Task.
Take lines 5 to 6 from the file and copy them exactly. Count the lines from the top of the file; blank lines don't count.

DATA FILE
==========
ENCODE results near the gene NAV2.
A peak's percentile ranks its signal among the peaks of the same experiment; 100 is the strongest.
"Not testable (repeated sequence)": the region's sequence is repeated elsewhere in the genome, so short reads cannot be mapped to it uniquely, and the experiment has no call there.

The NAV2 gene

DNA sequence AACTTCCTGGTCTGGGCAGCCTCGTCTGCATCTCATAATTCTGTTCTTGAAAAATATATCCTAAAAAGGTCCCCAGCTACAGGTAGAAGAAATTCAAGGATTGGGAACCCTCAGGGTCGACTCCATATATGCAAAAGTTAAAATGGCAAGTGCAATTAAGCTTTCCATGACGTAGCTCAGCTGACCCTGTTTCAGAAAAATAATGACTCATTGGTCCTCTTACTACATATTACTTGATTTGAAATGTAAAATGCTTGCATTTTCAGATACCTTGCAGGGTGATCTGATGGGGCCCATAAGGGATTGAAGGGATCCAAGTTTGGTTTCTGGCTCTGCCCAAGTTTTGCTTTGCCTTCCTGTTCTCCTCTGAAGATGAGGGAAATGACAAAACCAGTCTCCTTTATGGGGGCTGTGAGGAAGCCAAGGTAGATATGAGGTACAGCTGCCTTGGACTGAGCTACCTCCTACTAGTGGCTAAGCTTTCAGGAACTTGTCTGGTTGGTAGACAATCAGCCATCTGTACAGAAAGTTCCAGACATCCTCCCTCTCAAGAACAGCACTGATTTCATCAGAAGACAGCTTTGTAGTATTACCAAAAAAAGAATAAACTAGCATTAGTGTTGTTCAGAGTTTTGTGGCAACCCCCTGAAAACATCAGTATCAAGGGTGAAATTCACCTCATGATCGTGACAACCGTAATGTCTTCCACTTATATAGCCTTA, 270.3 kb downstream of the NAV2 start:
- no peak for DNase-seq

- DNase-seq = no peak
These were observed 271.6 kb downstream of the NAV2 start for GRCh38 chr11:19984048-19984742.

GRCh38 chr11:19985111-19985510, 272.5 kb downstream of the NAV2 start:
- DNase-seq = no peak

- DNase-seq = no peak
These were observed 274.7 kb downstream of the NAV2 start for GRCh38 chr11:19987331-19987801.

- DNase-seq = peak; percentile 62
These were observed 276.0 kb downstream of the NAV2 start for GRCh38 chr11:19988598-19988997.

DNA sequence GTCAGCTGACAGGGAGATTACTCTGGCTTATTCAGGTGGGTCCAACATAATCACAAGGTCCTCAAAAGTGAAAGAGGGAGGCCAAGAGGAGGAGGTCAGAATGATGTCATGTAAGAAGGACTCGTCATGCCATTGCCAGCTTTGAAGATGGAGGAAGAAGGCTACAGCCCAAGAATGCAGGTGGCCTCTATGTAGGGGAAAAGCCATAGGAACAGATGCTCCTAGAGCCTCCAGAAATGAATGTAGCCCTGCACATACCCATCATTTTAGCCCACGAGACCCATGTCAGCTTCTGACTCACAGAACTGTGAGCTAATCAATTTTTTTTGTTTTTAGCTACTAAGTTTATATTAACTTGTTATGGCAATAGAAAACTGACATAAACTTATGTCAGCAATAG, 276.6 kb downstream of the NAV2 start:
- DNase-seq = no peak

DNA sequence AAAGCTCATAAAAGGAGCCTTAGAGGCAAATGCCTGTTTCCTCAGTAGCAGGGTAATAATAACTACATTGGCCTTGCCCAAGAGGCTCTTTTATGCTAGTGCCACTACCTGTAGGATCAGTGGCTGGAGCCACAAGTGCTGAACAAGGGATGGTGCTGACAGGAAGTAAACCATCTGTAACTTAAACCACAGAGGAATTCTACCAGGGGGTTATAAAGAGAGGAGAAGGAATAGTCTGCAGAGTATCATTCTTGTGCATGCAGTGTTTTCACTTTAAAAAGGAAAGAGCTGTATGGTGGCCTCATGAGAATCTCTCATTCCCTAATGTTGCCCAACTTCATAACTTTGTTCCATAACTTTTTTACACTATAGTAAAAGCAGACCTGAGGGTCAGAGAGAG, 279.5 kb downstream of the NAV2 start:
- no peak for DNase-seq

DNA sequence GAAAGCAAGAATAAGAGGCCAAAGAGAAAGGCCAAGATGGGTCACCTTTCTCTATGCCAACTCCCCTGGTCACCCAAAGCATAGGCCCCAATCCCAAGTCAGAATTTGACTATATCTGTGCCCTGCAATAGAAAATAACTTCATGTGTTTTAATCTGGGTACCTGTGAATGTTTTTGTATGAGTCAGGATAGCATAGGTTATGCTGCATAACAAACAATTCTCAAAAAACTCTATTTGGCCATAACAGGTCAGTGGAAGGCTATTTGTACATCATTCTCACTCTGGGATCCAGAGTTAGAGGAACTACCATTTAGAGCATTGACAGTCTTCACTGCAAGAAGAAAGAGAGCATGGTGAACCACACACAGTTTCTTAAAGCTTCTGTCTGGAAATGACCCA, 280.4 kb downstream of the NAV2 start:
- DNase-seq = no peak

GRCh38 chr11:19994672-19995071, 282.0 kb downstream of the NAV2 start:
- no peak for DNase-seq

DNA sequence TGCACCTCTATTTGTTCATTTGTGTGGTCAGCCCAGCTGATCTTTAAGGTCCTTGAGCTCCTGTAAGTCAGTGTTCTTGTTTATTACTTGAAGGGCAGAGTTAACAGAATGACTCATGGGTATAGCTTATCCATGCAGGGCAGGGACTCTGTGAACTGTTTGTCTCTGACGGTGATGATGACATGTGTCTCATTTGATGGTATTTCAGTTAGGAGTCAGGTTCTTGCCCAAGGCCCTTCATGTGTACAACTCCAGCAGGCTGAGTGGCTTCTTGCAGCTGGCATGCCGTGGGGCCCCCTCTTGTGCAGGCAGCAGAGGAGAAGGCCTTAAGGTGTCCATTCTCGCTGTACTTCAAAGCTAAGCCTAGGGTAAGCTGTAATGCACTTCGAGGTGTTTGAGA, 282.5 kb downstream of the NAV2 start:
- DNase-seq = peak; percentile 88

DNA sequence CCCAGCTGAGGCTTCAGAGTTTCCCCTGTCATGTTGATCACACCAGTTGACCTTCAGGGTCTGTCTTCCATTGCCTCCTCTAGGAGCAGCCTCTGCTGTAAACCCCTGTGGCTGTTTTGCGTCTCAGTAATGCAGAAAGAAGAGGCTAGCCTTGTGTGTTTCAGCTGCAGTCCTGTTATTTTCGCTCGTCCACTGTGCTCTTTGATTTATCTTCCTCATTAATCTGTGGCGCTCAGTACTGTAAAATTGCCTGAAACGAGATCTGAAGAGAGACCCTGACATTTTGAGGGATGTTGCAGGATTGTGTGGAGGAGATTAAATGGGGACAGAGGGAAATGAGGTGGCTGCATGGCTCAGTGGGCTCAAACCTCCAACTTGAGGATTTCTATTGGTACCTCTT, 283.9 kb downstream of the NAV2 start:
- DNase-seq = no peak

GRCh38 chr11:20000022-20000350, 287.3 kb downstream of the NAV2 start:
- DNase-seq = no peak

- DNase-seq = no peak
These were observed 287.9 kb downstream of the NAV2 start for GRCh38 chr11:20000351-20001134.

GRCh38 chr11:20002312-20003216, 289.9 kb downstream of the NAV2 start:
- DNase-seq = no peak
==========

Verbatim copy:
DNA sequence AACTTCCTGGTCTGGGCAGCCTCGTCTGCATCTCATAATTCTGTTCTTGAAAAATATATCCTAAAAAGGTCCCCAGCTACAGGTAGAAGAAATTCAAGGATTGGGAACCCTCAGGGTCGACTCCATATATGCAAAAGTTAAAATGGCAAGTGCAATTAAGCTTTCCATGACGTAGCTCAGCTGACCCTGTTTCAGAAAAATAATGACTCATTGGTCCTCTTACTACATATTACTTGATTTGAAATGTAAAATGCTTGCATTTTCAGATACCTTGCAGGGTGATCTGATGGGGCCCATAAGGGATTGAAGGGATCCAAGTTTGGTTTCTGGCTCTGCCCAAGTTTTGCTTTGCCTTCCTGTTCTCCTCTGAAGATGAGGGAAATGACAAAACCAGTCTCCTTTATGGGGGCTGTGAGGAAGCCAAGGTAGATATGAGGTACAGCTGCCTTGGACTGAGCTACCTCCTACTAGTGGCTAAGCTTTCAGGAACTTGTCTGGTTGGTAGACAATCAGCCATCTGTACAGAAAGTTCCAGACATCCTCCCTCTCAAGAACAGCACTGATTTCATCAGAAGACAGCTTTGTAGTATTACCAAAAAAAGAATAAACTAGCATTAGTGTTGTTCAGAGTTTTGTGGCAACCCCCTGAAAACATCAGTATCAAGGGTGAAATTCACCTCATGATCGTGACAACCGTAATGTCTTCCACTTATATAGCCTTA, 270.3 kb downstream of the NAV2 start:
- no peak for DNase-seq